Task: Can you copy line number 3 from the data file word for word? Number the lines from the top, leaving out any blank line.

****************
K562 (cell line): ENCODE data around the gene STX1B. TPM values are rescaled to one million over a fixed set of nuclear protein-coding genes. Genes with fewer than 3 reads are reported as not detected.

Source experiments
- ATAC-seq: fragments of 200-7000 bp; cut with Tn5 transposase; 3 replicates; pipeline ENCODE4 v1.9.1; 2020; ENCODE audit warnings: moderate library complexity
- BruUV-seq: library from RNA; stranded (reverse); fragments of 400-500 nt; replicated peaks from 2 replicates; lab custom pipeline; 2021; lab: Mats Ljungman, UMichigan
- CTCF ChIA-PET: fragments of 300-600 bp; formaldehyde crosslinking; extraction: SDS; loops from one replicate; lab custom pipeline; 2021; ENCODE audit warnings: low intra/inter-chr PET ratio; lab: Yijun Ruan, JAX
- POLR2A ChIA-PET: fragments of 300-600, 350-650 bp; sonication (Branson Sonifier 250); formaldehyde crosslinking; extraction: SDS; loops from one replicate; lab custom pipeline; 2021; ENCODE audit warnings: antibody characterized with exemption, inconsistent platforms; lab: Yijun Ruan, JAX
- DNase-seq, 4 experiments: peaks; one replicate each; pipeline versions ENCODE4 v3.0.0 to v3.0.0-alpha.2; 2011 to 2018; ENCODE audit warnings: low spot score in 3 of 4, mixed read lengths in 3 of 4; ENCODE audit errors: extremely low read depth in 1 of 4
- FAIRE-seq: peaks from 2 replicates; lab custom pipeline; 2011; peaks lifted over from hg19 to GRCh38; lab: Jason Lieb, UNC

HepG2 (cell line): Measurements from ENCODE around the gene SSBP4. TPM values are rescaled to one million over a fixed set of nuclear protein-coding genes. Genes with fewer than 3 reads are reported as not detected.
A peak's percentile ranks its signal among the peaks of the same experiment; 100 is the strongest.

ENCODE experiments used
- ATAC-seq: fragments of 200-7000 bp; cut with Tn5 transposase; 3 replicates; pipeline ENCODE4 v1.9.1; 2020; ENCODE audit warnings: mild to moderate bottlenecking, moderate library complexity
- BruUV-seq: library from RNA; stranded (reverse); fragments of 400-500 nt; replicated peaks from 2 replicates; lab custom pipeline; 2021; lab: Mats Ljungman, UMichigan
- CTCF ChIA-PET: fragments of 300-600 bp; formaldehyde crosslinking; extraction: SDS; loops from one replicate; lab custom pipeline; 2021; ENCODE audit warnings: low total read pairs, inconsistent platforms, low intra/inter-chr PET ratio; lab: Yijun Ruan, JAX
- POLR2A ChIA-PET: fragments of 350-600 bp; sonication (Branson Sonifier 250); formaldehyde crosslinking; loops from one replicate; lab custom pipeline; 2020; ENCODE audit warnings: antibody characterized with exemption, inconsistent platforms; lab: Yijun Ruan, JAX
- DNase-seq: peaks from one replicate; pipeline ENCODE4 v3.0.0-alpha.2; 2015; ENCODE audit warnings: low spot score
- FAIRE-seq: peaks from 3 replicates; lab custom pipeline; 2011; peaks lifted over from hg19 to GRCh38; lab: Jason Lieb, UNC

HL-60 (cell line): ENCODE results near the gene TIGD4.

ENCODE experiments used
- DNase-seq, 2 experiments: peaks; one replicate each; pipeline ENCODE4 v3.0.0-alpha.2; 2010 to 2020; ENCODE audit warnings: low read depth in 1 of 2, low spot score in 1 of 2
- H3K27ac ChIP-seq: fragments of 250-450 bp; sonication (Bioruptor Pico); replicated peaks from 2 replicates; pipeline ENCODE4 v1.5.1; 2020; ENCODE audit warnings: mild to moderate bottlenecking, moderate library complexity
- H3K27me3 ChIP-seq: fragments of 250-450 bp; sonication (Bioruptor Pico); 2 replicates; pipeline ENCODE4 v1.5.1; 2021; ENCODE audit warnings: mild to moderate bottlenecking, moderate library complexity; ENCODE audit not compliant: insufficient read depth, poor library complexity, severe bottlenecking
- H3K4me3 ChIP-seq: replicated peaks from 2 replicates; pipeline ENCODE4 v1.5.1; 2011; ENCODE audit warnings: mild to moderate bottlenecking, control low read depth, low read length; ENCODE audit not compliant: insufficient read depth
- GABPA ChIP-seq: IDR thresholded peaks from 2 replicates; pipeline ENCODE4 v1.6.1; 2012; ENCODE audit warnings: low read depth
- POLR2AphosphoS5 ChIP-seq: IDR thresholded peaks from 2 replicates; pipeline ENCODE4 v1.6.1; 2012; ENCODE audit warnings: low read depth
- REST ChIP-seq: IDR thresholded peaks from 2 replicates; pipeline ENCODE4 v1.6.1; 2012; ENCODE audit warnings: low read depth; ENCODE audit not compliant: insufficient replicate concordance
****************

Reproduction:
- ATAC-seq: fragments of 200-7000 bp; cut with Tn5 transposase; 3 replicates; pipeline ENCODE4 v1.9.1; 2020; ENCODE audit warnings: moderate library complexity